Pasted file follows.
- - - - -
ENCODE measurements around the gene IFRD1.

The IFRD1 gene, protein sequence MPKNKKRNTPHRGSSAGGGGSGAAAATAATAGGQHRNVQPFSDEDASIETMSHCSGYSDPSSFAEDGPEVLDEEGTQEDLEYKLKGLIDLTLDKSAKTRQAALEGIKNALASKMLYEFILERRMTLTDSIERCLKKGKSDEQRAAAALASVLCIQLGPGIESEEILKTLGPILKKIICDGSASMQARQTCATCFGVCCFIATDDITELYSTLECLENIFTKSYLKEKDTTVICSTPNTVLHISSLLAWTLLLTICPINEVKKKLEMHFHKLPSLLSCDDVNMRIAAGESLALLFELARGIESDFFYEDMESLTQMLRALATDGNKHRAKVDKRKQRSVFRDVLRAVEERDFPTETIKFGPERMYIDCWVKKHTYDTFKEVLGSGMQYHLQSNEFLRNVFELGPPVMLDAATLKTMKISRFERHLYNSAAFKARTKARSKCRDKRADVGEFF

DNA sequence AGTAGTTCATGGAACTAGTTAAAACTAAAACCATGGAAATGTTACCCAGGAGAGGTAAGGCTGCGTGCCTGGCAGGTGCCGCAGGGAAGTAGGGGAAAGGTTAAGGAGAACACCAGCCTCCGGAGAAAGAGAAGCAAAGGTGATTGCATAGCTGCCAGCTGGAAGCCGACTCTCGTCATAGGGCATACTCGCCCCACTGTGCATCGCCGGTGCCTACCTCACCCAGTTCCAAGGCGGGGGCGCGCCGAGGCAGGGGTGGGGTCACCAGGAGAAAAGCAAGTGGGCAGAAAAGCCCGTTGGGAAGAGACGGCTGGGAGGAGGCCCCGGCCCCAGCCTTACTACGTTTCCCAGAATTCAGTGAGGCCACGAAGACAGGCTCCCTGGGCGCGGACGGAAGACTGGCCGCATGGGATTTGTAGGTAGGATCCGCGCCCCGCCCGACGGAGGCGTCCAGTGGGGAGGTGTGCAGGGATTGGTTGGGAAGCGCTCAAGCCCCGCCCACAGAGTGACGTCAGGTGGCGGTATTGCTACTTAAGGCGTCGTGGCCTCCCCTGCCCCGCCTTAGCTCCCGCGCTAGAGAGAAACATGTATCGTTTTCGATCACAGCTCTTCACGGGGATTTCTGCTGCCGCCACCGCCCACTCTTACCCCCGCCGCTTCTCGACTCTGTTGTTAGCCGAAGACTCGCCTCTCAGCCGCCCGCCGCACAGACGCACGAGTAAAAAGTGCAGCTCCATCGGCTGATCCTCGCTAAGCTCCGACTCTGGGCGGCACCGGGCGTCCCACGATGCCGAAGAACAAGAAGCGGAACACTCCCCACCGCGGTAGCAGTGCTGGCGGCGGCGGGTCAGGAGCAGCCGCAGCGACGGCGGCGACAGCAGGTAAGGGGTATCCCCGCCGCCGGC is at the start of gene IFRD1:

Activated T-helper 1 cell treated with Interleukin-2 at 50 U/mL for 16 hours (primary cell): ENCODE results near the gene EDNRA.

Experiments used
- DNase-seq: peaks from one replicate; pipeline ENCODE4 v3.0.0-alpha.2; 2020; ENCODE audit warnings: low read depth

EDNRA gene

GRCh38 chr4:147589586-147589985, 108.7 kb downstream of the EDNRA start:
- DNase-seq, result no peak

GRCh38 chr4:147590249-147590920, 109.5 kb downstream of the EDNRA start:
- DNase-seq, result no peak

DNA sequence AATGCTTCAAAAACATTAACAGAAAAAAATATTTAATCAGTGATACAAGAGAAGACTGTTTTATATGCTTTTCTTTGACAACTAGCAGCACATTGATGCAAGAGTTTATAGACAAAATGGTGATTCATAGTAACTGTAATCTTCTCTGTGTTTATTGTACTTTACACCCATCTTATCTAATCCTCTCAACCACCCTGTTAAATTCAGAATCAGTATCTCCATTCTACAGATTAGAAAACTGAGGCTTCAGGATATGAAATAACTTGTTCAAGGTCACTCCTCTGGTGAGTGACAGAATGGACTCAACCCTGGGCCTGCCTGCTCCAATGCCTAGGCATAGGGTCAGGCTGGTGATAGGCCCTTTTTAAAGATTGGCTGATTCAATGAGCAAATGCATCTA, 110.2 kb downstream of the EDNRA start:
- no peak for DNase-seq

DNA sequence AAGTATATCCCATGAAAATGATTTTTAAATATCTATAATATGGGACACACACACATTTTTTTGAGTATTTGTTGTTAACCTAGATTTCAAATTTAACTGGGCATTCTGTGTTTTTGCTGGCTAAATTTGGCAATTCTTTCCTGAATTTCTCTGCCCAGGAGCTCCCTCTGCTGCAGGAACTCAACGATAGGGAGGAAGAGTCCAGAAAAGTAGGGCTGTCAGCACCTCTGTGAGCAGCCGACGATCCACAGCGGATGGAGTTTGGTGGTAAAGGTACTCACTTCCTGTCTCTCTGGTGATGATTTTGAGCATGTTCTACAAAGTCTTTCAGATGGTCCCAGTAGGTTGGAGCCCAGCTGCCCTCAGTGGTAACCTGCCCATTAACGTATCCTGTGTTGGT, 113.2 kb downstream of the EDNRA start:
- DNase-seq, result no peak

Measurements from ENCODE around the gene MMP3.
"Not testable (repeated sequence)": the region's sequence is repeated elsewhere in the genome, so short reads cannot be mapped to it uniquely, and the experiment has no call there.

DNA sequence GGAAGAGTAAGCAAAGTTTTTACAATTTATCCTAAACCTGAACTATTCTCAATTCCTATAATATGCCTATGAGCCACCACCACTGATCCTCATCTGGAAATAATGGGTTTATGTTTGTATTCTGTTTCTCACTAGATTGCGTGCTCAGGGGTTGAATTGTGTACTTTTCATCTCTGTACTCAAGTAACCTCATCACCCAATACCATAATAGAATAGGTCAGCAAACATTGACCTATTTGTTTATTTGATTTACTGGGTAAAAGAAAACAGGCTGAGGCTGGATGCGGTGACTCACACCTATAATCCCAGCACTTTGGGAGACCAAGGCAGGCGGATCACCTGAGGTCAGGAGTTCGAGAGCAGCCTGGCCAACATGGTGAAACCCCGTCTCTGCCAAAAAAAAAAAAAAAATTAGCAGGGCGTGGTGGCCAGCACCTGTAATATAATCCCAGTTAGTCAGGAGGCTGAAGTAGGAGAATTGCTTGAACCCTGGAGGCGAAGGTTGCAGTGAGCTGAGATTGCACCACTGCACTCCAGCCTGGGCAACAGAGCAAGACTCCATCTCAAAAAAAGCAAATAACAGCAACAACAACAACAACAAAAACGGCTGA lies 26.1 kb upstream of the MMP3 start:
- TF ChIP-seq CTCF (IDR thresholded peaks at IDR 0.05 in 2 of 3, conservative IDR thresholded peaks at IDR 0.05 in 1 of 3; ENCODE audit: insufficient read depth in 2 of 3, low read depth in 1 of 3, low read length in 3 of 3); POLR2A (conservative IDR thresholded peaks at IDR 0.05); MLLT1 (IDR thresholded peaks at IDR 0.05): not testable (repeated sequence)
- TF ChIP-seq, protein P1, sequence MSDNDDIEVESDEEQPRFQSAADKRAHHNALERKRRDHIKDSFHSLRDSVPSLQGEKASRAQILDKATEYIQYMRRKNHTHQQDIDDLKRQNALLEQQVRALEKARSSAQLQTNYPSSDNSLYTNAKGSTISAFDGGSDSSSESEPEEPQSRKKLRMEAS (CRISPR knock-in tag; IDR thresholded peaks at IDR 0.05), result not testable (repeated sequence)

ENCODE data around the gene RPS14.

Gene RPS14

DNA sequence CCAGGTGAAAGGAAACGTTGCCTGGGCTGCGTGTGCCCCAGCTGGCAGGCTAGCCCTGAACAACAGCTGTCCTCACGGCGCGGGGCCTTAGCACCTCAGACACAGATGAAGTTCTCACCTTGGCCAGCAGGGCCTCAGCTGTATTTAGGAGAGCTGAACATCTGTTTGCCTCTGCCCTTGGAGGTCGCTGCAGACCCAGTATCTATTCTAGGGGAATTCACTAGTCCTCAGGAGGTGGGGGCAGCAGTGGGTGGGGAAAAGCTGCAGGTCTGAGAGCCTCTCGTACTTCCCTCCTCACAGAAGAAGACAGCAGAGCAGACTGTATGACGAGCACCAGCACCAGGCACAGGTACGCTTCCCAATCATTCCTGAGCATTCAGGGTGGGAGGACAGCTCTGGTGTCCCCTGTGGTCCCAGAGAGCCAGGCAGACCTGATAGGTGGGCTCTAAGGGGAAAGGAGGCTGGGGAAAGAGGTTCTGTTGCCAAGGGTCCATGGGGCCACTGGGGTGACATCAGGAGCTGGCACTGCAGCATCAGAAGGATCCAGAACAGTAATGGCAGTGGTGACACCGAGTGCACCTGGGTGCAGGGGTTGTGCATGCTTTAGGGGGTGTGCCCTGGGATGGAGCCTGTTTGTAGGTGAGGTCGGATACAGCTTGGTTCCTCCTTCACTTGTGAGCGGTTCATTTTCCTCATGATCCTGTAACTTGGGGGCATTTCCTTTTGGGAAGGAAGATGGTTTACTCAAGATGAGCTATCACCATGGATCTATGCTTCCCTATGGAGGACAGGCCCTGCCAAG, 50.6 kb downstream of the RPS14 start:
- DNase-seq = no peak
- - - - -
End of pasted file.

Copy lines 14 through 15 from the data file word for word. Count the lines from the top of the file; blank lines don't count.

DNA sequence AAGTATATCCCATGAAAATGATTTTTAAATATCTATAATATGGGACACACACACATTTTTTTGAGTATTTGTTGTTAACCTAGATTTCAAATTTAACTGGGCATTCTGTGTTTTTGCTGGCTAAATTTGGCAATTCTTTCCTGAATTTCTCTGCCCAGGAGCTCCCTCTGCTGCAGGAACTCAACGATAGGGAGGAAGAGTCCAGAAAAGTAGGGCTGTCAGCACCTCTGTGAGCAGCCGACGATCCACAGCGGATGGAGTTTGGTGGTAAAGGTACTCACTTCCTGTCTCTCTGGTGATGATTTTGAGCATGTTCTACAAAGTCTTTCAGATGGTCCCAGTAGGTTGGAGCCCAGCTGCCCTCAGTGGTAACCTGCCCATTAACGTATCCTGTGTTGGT, 113.2 kb downstream of the EDNRA start:
- DNase-seq, result no peak